HTML Tables

August 14, 2010 — Leave a comment

Tables are defined with the <table> tag.

A table is divided into rows (with the <tr> tag), and each row is divided into data cells (with the <td> tag). td stands for “table data,” and holds the content of a data cell. A <td> tag can contain text, links, images, lists, forms, other tables, etc.

Table Example

<table border=”1″>
<tr>
<td>row 1, cell 1</td>
<td>row 1, cell 2</td>
</tr>
<tr>
<td>row 2, cell 1</td>
<td>row 2, cell 2</td>
</tr>
</table>

How the HTML code above looks in a browser:

row 1, cell 1 row 1, cell 2
row 2, cell 1 row 2, cell 2

HTML Tables and the Border Attribute

If you do not specify a border attribute, the table will be displayed without borders. Sometimes this can be useful, but most of the time, we want the borders to show.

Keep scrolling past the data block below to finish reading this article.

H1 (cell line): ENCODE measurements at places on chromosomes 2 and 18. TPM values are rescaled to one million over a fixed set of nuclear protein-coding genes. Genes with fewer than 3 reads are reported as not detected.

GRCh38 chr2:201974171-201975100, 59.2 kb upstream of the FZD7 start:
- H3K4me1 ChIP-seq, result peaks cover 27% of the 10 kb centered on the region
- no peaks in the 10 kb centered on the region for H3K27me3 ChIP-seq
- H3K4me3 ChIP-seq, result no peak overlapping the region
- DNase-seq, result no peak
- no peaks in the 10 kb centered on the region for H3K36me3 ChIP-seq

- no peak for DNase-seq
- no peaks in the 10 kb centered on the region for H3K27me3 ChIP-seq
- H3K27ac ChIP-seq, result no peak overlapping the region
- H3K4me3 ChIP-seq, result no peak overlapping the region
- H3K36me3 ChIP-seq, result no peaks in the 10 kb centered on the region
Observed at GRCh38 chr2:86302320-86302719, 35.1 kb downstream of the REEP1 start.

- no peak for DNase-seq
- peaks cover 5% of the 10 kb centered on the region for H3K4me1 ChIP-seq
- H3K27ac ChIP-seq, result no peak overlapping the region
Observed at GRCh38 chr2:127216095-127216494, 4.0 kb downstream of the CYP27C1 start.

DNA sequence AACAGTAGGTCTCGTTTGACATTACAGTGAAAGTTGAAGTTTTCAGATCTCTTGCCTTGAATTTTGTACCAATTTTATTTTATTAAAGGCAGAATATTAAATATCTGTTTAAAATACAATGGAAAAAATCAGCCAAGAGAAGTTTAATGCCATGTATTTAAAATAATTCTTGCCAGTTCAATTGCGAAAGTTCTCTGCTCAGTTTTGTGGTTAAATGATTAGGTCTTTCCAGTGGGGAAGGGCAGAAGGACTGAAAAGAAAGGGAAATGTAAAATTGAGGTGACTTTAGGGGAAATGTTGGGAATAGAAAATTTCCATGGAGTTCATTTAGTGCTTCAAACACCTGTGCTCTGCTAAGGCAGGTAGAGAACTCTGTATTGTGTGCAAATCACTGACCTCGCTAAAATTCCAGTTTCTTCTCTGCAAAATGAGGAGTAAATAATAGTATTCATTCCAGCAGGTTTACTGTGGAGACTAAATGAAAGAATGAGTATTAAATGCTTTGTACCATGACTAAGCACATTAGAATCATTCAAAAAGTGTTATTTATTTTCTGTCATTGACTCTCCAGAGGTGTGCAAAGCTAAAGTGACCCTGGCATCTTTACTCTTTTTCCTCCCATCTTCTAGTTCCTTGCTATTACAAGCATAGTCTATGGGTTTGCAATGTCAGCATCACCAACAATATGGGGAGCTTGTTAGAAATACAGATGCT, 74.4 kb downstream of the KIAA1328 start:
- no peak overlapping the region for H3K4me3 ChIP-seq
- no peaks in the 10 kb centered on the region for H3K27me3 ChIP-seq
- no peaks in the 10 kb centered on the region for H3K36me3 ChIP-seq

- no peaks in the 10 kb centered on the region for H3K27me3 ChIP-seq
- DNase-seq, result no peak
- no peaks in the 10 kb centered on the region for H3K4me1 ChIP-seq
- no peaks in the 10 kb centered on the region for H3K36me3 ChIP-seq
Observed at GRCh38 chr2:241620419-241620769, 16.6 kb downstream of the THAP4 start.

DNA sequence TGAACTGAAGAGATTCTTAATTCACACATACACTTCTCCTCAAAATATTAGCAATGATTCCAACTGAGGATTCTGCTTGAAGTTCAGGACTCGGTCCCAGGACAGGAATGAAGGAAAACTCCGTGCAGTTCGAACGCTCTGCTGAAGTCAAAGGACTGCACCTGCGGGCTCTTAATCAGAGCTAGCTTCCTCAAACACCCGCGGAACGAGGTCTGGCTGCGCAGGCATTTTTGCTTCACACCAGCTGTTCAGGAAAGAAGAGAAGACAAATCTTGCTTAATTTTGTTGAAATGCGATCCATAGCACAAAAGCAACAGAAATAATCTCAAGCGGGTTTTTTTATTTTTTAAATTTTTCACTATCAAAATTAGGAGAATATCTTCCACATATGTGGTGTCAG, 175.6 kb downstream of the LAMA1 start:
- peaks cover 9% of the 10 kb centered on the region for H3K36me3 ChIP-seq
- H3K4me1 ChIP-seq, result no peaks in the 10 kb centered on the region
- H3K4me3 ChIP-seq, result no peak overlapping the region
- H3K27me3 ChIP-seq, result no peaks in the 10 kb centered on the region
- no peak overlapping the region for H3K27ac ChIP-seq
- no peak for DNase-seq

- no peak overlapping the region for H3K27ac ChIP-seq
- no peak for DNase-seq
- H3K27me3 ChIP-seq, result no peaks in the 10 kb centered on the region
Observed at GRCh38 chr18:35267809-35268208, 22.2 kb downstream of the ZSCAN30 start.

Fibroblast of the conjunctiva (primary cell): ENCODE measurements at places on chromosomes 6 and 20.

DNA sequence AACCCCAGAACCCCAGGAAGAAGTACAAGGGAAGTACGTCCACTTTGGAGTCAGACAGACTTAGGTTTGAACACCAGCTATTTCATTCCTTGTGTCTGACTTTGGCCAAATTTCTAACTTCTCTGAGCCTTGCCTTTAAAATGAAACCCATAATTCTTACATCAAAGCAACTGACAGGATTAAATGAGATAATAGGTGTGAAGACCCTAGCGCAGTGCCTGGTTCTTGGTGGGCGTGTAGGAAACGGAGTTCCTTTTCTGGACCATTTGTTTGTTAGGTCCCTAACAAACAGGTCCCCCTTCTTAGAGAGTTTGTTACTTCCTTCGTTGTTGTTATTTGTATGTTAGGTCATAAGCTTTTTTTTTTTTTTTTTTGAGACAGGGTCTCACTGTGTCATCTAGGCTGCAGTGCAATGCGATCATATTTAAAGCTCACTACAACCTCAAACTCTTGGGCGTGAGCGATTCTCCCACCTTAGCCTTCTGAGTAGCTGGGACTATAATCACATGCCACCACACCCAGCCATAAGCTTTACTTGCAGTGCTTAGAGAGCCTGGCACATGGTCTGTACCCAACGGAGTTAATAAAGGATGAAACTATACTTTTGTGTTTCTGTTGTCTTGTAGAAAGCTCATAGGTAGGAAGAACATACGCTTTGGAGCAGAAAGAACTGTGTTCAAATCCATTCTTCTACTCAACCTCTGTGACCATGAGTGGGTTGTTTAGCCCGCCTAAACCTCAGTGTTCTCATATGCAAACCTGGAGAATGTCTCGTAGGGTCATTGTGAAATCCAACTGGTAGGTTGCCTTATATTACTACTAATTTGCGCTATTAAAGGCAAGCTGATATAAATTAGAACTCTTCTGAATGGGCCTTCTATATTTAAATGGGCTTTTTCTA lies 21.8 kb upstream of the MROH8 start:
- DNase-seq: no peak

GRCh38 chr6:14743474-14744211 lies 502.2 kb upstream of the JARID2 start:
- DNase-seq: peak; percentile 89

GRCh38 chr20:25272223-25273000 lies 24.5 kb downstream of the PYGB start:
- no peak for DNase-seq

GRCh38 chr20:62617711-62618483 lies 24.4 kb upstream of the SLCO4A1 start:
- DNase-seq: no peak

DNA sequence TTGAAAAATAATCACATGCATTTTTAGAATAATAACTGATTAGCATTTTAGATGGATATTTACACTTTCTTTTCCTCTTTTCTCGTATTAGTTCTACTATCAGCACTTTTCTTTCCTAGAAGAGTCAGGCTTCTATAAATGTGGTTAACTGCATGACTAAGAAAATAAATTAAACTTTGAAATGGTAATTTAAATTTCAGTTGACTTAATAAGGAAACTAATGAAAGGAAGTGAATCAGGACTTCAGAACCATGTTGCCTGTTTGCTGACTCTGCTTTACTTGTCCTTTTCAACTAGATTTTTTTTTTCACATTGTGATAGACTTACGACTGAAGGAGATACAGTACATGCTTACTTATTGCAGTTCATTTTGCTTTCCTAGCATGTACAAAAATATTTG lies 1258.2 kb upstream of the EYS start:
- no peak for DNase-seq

To display a table with borders, specify the border attribute:

<table border=”1″>
<tr>
<td>Row 1, cell 1</td>
<td>Row 1, cell 2</td>
</tr>
</table>

HTML Table Headers

Header information in a table are defined with the <th> tag.

The text in a th element will be bold and centered.

<table border=”1″>
<tr>
<th>Header 1</th>
<th>Header 2</th>
</tr>
<tr>
<td>row 1, cell 1</td>
<td>row 1, cell 2</td>
</tr>
<tr>
<td>row 2, cell 1</td>
<td>row 2, cell 2</td>
</tr>
</table>

How the HTML code above looks in a browser:

Header 1 Header 2
row 1, cell 1 row 1, cell 2
row 2, cell 1 row 2, cell 2

Jagan

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